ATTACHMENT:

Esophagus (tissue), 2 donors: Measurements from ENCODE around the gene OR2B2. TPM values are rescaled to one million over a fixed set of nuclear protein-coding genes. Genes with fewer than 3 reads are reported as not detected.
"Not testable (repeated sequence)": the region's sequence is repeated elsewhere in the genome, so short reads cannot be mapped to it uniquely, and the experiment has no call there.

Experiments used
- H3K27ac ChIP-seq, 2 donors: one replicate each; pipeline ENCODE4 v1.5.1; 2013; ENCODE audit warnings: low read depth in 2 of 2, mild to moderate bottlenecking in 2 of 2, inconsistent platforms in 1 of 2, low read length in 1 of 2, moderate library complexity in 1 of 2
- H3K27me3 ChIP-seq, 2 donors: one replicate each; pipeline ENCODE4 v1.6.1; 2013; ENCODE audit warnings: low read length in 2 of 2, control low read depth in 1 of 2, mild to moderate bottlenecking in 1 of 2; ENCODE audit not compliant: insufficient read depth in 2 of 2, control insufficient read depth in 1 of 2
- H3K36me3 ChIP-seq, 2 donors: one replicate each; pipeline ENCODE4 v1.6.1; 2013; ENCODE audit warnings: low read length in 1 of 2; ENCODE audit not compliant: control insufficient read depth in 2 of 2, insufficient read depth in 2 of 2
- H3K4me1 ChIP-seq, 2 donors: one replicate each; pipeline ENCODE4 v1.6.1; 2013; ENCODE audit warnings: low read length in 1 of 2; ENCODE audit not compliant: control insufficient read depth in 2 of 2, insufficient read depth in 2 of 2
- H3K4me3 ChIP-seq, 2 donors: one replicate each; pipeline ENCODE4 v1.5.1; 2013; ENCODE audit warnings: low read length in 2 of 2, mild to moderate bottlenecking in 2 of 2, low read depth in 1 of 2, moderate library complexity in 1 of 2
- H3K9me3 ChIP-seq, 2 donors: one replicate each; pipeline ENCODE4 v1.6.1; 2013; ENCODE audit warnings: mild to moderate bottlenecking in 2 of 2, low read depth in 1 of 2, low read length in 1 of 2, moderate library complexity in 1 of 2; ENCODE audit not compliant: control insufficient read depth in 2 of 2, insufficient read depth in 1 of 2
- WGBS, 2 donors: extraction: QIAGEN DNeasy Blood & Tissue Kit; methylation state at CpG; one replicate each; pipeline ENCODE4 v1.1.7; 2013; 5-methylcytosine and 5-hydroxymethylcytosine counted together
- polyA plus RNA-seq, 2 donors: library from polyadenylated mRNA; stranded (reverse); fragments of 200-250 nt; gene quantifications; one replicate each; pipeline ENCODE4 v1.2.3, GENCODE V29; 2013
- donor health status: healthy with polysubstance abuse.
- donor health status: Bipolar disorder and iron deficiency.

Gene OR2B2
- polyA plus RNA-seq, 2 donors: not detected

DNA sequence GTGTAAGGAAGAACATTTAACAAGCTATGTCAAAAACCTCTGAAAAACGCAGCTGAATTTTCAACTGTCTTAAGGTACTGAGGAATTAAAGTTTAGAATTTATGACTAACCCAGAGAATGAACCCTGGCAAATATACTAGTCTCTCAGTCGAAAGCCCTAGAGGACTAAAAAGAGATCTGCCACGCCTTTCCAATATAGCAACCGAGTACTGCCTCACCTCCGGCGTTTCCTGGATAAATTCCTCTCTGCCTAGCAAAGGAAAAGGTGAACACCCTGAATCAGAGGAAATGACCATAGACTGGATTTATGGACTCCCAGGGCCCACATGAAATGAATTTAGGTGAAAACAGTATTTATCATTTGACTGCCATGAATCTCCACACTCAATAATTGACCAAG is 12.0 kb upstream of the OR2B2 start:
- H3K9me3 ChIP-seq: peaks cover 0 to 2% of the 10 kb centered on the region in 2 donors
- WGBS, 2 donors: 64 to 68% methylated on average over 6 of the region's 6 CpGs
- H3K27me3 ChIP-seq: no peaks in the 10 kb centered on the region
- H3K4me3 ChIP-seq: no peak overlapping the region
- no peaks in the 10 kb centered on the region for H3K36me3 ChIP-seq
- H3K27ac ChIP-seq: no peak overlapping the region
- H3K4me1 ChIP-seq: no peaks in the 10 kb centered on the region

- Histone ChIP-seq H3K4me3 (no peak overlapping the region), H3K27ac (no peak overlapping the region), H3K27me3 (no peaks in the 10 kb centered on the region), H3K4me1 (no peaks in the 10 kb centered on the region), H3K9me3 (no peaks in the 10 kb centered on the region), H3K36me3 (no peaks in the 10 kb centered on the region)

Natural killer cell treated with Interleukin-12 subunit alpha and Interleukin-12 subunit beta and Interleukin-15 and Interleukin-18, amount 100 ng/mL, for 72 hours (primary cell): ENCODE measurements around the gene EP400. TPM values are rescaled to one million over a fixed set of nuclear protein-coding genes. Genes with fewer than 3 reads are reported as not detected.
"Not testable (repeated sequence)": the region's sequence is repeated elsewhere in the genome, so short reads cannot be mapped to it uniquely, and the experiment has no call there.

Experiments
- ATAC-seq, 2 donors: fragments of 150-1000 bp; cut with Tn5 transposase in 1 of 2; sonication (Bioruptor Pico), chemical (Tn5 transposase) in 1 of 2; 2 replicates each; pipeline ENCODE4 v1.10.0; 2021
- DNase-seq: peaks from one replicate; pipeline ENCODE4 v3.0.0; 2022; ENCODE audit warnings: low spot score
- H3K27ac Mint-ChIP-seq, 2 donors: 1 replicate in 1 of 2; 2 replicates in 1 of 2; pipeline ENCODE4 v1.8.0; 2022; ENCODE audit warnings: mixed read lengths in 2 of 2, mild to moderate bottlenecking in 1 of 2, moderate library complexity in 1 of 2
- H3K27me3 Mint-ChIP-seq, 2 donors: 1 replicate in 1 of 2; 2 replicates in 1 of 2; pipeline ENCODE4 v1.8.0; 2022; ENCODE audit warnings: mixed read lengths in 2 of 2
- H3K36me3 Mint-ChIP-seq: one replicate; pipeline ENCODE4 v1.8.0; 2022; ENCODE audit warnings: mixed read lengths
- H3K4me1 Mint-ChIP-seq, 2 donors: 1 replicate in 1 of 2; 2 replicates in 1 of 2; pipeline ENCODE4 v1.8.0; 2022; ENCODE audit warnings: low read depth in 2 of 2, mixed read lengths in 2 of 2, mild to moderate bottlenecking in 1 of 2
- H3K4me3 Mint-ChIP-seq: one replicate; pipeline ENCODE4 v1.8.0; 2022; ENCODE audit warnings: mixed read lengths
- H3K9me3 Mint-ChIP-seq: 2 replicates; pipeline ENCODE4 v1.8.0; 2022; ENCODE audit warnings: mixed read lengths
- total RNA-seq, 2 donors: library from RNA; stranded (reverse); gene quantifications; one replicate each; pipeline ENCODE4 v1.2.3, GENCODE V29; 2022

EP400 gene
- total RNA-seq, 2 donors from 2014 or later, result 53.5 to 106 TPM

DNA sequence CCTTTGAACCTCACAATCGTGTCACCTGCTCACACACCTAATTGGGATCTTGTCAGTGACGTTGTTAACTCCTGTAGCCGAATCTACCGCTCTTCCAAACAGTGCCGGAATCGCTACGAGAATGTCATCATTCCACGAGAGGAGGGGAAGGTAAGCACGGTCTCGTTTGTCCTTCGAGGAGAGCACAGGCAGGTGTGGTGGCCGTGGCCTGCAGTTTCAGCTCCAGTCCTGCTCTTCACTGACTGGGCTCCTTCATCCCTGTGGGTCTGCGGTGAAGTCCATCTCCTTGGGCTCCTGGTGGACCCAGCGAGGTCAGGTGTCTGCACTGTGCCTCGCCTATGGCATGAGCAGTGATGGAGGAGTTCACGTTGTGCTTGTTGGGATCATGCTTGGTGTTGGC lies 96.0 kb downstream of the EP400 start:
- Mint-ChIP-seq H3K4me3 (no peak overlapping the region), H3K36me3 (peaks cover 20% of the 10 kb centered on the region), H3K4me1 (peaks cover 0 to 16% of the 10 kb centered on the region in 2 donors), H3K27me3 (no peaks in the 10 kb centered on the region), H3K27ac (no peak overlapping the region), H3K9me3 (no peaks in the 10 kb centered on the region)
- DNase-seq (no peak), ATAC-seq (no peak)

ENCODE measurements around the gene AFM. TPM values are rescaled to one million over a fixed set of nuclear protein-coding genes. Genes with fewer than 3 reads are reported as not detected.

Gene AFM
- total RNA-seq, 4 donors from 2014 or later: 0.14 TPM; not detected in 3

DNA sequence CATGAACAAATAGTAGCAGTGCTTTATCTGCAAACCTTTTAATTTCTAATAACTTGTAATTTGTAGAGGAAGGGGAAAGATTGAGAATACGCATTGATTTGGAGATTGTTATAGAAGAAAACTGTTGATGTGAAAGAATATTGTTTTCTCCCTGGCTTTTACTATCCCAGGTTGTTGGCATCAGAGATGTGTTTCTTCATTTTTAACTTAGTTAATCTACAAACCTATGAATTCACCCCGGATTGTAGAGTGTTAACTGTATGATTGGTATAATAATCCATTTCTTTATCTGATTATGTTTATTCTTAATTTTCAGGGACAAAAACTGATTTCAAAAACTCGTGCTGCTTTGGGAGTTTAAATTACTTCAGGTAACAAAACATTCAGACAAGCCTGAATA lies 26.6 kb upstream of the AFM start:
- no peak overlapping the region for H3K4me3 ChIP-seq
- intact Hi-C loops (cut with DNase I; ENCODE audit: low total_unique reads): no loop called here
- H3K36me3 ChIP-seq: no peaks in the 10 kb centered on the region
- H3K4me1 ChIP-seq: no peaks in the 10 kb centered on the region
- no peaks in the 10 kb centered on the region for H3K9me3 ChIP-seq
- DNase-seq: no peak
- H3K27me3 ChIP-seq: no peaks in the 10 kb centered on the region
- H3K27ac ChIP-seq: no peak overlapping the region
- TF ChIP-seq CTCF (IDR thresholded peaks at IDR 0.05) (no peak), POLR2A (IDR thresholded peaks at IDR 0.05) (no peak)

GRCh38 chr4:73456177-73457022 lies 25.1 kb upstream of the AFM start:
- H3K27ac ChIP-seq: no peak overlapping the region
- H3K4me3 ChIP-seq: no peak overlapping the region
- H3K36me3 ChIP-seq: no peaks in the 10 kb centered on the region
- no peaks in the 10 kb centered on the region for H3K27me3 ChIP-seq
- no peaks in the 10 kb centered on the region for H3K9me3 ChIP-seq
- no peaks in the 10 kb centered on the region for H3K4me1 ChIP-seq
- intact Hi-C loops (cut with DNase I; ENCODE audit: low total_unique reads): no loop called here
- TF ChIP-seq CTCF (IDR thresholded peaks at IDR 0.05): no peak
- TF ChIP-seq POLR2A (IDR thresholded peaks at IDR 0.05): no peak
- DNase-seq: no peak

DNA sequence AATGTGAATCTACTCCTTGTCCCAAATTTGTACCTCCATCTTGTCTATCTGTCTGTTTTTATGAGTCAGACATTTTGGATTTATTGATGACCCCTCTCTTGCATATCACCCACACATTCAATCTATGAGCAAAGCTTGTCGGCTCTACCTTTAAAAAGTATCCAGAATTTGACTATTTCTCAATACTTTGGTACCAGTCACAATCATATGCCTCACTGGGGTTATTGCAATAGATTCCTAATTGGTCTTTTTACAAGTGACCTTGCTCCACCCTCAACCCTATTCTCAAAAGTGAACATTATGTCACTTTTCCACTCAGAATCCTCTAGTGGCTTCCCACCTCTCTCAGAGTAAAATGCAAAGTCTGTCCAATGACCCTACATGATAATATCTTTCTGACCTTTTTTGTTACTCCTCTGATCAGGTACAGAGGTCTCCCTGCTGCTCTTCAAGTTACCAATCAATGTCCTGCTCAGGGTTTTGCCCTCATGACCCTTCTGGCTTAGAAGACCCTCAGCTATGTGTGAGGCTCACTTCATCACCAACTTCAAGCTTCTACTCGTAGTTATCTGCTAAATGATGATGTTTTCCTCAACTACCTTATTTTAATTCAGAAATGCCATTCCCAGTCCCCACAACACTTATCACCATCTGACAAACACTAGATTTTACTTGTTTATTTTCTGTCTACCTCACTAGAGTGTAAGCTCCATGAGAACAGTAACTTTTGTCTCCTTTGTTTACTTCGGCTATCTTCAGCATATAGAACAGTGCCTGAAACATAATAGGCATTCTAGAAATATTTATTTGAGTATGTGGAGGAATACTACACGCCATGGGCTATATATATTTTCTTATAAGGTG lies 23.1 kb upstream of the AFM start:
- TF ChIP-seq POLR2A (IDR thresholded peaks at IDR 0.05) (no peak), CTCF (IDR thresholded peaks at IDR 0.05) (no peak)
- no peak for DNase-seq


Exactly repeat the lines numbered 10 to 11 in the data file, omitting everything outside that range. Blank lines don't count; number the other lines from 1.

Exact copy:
- WGBS, 2 donors: extraction: QIAGEN DNeasy Blood & Tissue Kit; methylation state at CpG; one replicate each; pipeline ENCODE4 v1.1.7; 2013; 5-methylcytosine and 5-hydroxymethylcytosine counted together
- polyA plus RNA-seq, 2 donors: library from polyadenylated mRNA; stranded (reverse); fragments of 200-250 nt; gene quantifications; one replicate each; pipeline ENCODE4 v1.2.3, GENCODE V29; 2013